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Locked in the sandbox

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(I reeeealllly want to pitch this to Roland Emmerich.)

I get the appeal of the App Store worldview. I really do. For users, it’s knowing that every piece of software on your device has been vetted – and having a simple, trusted way to manage it.

And Apple’s App Store is a thing of grace and beauty, as you’d expect from Apple. It’s a pleasure to use.

But it’s a gilded cage. Apple isn’t just deciding what’s safe for your device. They’re deciding what will and won’t be to their business advantage. They’re deciding which areas of functionality they’re willing to open up to competition, and which they want to keep as a monopoly. They’re deciding what’s easy to support, and what could cost their call centers and Genius Bars more time (and therefore money).

They’re deciding what maximizes their business partners’ ability to profit by controlling your access to their content, and what gives you too much freedom to copy, remix, edit and share.

And they’re deciding what range of choice is safe to offer you: not just to protect your security, but also to protect your user experience. And if the user experience they think is best doesn’t work that well for you… well, tough; they can’t design for every edge case.

App stores like Apple’s aren’t just about you knowing you can trust your device. It’s about Apple knowing they can trust you to make the choices that support their business model. When adults tell kids “you get what you get, and you don’t get upset,” it isn’t just a way of forestalling a tantrum; it’s preparing them for the next era in digital living.

All of this happens without any real accountability. The appeal process (and this applies to most walled gardens, whether it’s Apple’s App Store or Facebook’s… anything) makes the Star Chamber look like an unconference.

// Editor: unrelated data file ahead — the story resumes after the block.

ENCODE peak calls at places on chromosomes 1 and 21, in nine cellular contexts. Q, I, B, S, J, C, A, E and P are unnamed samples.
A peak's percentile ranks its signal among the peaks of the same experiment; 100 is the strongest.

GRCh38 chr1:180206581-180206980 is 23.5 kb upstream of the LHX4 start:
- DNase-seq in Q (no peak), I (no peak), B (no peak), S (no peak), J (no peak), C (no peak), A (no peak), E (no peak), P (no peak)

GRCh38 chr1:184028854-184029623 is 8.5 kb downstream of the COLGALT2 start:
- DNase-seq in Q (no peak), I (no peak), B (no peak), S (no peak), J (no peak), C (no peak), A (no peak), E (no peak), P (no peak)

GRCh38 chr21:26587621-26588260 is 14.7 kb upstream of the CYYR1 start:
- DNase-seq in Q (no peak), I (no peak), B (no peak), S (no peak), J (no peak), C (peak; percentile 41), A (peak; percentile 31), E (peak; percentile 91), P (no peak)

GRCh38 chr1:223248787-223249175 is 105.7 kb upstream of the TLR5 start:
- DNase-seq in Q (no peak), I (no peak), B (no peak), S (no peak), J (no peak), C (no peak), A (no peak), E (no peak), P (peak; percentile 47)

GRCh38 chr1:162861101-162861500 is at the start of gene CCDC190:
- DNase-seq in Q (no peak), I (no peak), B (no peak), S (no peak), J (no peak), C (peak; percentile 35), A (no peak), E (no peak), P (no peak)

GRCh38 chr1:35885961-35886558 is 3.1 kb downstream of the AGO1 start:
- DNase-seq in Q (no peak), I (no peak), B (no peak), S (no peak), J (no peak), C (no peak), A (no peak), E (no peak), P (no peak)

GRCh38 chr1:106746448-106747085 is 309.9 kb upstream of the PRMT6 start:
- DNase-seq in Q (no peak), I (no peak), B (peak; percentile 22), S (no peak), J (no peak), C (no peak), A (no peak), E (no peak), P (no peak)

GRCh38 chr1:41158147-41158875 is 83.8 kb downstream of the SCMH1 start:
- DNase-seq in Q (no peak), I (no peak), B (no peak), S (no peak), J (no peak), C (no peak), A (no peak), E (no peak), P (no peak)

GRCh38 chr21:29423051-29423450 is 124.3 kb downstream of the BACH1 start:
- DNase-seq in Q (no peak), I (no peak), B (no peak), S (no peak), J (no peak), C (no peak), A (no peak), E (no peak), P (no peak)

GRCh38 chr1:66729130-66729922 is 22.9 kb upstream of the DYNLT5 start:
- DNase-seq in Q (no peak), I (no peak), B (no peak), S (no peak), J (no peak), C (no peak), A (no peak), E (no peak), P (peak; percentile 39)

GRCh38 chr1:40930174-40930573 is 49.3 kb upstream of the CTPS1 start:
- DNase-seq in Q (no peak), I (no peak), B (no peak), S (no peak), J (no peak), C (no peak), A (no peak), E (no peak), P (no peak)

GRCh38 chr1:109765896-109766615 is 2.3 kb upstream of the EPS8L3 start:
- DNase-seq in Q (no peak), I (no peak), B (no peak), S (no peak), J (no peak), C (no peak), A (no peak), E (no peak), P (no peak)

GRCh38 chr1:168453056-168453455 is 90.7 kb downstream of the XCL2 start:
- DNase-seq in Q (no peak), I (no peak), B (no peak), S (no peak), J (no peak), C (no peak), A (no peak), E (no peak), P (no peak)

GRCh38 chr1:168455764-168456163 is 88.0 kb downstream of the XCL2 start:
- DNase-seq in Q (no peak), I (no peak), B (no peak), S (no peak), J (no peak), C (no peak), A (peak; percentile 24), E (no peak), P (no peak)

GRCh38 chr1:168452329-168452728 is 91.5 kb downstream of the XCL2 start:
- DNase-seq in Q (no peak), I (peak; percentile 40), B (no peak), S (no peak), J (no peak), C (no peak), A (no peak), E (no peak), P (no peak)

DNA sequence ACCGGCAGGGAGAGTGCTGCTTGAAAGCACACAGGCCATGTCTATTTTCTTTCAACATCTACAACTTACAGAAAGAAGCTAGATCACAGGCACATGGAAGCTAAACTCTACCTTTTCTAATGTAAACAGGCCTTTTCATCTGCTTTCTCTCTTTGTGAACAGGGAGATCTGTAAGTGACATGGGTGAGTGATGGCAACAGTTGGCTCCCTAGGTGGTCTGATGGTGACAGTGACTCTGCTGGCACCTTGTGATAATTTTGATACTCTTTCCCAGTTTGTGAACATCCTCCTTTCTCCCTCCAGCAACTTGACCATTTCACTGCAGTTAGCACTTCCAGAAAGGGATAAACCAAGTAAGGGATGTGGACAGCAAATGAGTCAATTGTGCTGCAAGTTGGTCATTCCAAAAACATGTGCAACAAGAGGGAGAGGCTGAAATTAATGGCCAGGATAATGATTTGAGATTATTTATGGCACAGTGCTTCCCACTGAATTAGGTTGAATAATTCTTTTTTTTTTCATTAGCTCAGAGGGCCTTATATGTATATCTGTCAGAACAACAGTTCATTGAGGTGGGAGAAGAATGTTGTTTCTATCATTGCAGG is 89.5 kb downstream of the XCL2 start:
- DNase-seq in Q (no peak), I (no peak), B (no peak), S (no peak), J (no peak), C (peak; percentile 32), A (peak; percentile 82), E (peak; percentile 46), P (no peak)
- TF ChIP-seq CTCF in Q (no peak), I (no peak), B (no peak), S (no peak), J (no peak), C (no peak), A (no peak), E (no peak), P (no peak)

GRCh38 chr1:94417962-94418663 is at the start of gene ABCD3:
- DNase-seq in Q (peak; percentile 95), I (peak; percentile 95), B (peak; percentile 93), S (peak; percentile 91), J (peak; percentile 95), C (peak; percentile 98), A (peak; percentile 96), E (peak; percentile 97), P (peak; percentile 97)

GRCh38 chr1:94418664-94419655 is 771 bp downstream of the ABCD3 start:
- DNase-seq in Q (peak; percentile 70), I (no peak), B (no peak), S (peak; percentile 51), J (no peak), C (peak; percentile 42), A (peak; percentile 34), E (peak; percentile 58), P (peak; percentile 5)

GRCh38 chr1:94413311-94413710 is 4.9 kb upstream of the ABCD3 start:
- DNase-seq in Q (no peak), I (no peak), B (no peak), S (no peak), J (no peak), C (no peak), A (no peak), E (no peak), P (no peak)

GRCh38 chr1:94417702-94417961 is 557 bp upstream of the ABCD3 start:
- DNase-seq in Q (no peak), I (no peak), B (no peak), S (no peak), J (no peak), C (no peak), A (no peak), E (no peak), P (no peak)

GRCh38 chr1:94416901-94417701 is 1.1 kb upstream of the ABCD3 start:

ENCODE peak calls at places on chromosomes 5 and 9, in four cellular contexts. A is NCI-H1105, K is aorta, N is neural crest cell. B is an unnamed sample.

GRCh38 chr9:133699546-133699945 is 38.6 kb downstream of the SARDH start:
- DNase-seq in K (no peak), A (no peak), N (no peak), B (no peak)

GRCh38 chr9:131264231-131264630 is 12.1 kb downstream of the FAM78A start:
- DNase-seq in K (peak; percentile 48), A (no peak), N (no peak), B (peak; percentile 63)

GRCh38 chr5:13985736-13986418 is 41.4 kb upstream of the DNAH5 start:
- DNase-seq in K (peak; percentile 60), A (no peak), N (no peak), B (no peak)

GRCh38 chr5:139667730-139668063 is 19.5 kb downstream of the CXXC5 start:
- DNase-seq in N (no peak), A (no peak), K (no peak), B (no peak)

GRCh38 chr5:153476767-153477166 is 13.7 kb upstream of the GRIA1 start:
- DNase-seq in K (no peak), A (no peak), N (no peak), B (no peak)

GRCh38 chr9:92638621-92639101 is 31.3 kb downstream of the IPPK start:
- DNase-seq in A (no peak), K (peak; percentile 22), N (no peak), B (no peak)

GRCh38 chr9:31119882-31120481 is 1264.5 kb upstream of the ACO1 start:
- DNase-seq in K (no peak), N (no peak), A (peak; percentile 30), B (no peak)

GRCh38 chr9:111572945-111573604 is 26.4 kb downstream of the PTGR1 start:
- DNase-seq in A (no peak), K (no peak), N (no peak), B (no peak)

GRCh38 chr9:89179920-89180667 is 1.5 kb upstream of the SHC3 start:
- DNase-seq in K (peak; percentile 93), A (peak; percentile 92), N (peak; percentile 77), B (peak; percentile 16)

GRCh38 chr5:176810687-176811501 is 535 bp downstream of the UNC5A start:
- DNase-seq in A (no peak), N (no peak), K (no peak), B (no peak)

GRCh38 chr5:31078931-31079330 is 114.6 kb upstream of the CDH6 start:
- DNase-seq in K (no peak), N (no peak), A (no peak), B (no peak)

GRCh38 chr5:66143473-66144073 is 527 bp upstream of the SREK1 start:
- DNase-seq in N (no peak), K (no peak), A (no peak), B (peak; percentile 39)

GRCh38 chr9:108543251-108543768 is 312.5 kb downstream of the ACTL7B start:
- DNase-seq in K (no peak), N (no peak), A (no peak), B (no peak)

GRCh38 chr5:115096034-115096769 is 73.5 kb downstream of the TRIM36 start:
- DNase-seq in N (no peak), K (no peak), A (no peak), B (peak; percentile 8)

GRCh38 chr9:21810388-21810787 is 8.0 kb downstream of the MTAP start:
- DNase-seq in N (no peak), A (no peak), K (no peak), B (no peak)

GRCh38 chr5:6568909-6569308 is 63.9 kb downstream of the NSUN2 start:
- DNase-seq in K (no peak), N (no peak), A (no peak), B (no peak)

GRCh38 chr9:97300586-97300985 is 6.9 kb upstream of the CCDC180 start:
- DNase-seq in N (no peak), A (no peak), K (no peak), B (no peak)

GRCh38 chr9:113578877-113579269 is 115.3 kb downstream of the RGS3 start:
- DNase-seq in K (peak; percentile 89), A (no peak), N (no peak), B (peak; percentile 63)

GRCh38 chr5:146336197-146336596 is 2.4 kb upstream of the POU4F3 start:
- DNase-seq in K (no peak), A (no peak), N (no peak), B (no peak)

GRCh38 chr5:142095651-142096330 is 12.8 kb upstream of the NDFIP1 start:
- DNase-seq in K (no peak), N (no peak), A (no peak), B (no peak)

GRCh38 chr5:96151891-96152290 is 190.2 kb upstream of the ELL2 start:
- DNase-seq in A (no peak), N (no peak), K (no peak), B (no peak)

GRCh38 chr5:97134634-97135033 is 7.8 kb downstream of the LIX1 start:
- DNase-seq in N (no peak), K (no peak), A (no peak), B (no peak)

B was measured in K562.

Of course, nobody’s stopping me from installing whatever I want on my Mac laptop. There’s an App Store, but I can download and install software from anywhere… or code it myself. (The latter doesn’t offer much functionality beyond launching a “Hello, world!” alert box… but that limitation comes from my lack of programming knowledge, not the platform’s restrictions.)

For now.

But it’s not hard to think of pretty likely scenarios where that could change. A botnet attack that does serious economic or physical damage would have a lot of politicians calling for safeguards to protect the Internet by imposing restrictions on software and hardware capabilities.

That might sound farfetched, except governments have been willing to criminalize a lot in the name of protecting the commercial interests of the media industry from online sharing. Vendors like Sony have already tried to sneak in certain restrictions through trojan horse techniques.

Cory Doctorow makes a persuasive business case and an absolutely compelling human rights case for the critical importance of user overrides. And that strikes me as a best-of-both-worlds approach: an App Store for security and reliability, but the option to leave the sandox for the swings or the slide… or, hey! leave the playground altogether and head over to play with the penguins at the zoo!